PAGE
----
On 23 November 2016, Mair was convicted by a jury at the Central Criminal Court, the Old Bailey, of murder, grievous bodily harm against a man whom he stabbed in the abdomen as he tried to save Jo Cox, possession of a firearm with intent to endanger life and possession of a dagger. He was given a full life prison sentence.
That trial lasted 8 days, during which the court heard evidence that in the course of the attack, Mair had shouted: “This is for Britain”, “Britain First” and “Keep Britain independent”. The court also heard evidence of the extent of Mair’s Nazi activities, the Nazi paraphernalia police had found in his house and his connections with other fascists and white supremacists in the UK, USA and other countries.
Sentencing Mair to life imprisonment, the trial judge, Mr Justice Wilkie said:
‘that he had no doubt that Mair murdered Cox for the purpose of advancing a political, racial and ideological cause, namely that of violent white supremacism and exclusive nationalism most associated with Nazism and its modern forms. This made the case one of exceptionally high seriousness and accordingly he imposed a whole life term’.
On 26 November 2016, the Guardian reported that:
More than 50,000 abusive and offensive tweets were sent celebrating Labour MP Jo Cox’s murder and lauding her killer, Thomas Mair, as a “hero” or “patriot” in the month following her death, prompting calls for the government to do more to tackle hate speech online…. Academics examined more than 53,000 tweets sent over the month after the MP’s murder and found that among the top 20 words used to describe Mair and Jo Cox were the terms “hero”, “patriot”, “white power”, “rapists” and “traitor”.
Following the trial and life sentence, Louise Haigh, Labour MP for Sheffield Heeley, called on the House of Commons to debate whether Britain First should be proscribed as a terrorist organisation.
The Brexit vote took place on 23 June 2016.
So, even as Jo Cox’s family, friends, political colleagues and constituents mourned her passing and reflected upon what her murder said about Britain as it contemplated whether or not to leave Europe, over 50,000 people in Britain and elsewhere were rejoicing about her death, the death of a white English woman, duly elected as a member of Parliament, with a firm belief in a world of inter-dependent nations, dedicated to the service of her community and committed to building a Britain that bore the hallmark of respect for all people, irrespective of background and ethnic origin and of equality and justice.
The nation was still in shock at that murder. Yet, the Brexit discourse continued as usual, with both the leave and remain camps failing to confront the corrosive and putrid racism that sits like puss just beneath of the skin of the society and that causes it to be so ill at ease with itself as it seeks to determine who and what it is and how it should relate to its European neighbours and to the rest of the world.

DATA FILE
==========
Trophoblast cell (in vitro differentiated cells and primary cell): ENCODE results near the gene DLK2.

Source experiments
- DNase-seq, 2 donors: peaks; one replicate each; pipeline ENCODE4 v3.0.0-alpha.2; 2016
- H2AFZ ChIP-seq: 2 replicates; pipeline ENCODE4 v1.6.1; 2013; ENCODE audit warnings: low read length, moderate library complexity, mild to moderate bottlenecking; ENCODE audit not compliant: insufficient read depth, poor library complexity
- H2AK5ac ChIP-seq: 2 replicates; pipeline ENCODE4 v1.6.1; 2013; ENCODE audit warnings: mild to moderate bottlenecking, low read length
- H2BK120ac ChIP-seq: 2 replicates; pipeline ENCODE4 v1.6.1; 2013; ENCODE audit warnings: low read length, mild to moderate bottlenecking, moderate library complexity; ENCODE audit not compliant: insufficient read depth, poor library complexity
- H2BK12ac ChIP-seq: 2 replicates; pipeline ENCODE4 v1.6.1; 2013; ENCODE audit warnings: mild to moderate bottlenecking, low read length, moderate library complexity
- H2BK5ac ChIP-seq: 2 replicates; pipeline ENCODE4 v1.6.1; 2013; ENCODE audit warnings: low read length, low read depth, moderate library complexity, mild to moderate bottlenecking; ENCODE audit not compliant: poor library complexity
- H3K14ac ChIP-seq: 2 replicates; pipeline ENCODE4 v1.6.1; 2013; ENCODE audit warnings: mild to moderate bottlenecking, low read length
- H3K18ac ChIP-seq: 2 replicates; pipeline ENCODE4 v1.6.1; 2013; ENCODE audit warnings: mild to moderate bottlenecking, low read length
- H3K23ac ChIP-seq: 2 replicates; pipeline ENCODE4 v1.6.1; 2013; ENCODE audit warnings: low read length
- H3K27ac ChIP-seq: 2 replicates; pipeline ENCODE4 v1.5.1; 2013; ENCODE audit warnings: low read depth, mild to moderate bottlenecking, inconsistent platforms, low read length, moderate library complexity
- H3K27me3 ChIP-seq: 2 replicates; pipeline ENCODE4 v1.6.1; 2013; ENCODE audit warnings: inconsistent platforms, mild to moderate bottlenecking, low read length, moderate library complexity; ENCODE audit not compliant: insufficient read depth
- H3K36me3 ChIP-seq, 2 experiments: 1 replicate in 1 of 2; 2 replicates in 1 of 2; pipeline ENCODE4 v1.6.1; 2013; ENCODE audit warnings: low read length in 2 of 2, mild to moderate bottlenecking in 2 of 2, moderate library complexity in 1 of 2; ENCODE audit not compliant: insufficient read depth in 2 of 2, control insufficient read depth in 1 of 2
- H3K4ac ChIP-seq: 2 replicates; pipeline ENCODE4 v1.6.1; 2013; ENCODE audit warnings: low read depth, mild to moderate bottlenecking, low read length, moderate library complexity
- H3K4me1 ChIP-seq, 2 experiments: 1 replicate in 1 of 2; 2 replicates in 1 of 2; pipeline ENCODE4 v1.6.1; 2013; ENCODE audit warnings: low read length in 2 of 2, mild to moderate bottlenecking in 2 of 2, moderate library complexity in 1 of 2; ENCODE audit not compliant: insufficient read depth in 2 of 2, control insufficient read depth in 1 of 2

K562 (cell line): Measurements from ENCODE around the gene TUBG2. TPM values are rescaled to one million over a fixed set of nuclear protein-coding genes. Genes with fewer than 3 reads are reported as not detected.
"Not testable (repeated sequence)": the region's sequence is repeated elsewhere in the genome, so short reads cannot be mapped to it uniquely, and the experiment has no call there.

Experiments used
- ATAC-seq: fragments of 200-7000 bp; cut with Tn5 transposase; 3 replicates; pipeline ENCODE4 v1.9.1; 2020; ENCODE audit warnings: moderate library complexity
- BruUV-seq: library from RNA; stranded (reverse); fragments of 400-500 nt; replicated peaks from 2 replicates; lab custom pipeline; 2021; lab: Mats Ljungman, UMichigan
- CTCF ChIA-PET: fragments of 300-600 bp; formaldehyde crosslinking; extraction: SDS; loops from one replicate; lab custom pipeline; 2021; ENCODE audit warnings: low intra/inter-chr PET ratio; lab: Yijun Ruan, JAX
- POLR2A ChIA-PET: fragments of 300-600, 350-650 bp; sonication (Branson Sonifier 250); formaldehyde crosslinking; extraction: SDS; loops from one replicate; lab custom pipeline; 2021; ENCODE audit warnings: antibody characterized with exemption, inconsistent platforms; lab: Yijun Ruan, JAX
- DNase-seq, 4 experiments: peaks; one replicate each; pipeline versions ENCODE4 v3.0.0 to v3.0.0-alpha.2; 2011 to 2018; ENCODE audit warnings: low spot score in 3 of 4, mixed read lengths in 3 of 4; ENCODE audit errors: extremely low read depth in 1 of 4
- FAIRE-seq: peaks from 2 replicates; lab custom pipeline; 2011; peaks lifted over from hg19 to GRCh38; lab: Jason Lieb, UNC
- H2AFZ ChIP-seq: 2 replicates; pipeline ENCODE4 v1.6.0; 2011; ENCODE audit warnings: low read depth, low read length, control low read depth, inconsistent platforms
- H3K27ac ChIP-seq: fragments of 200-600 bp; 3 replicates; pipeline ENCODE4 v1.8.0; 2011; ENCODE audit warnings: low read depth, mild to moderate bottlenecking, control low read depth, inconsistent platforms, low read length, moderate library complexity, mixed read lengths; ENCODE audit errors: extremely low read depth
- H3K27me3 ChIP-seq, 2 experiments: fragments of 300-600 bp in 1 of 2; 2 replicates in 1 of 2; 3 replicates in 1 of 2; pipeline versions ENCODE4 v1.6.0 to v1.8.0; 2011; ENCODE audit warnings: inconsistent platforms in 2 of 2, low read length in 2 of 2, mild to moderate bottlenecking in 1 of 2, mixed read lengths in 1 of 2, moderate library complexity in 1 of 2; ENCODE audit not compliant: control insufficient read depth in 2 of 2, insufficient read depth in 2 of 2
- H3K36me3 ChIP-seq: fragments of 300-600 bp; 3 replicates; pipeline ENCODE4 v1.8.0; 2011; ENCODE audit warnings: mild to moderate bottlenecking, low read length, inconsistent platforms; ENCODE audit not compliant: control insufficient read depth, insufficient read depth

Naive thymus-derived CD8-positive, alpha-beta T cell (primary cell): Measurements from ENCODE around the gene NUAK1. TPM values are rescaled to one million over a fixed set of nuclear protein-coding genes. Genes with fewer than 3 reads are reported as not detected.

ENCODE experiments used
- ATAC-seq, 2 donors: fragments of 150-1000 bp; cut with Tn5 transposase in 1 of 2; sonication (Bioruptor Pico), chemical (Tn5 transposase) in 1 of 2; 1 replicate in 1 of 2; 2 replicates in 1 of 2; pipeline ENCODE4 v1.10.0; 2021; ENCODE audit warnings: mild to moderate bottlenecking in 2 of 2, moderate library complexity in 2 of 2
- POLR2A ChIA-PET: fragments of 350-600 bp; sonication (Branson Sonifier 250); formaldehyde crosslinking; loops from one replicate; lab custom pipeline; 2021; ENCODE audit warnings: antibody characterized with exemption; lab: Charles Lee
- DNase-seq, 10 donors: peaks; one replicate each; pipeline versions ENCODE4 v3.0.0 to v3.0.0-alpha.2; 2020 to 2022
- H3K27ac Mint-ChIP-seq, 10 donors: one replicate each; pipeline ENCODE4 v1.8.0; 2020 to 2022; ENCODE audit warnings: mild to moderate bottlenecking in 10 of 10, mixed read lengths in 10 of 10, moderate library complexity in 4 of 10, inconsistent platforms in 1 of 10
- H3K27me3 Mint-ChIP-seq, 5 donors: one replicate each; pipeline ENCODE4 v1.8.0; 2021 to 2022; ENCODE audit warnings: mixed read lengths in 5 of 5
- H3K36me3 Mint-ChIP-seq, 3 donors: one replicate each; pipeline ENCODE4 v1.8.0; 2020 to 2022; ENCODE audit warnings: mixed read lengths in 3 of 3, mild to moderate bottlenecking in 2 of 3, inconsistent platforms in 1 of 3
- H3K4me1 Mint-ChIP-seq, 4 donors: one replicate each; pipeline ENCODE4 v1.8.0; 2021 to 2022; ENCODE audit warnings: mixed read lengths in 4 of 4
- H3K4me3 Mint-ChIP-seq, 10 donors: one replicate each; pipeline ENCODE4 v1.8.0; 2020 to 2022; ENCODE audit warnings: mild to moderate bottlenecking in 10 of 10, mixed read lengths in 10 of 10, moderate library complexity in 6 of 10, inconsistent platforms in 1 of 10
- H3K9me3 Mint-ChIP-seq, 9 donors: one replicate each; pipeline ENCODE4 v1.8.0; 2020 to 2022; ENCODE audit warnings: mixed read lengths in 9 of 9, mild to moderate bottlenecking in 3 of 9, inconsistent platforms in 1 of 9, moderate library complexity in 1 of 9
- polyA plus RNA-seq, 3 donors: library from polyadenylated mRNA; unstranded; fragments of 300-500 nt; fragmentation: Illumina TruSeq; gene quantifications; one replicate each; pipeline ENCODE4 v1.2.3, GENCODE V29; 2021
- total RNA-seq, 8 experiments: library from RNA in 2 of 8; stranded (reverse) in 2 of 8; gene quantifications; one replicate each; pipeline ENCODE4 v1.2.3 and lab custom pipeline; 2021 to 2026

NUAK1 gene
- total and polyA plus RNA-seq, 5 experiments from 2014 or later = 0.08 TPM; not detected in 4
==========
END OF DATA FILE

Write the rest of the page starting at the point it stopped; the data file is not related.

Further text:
Small wonder, then, that that racism and the fascism that motivated Jo Cox’s murderer made itself so manifest in the days and weeks following 23 June 2016 and the vote to leave the European Union.
It was apt, therefore, that the Guardian commented so powerfully on the Jo Cox murder trial in its editorial on 23 November 2016:
[Jo Cox’s] death was not a random event. It was premeditated by a man of apparently sound mind with no previous convictions who intended to kill her and who was proud to kill her for a reason. Thomas Mair was a committed lifelong member of the extreme, white racist right. His home was stuffed with Nazi memorabilia. He believed white people faced an existential threat. He had direct connections with hard-right white racist groups in the United States and South Africa. He admired Anders Breivik, the white racist Norwegian killer. He lived in a part of West Yorkshire where white racist politics had made a mark. Before the murder he sought out information about the Waffen SS, Israel, serial killing – and matricide.
Jo Cox was the victim of a white racist at a time when white racism has renewed confidence. She died here, now and among us. Modern Britain needs to think about why this happened and to take every practicable step to ensure nothing like it happens again.
Meanwhile in America, police killings of black young men which had triggered the Black Lives Matter movement gave way to more widespread racial abuse and physical and verbal attacks in the wake of the Trump victory. Nationalists, fascists and white supremacists, including school students, felt emboldened to treat African, Asian and Latino people as scum and as if their very existence was by favour of whites.
It is as if the America Martin Luther King, Malcolm X and generations of civil rights and anti-fascist activists had struggled to build was back in the 1950s.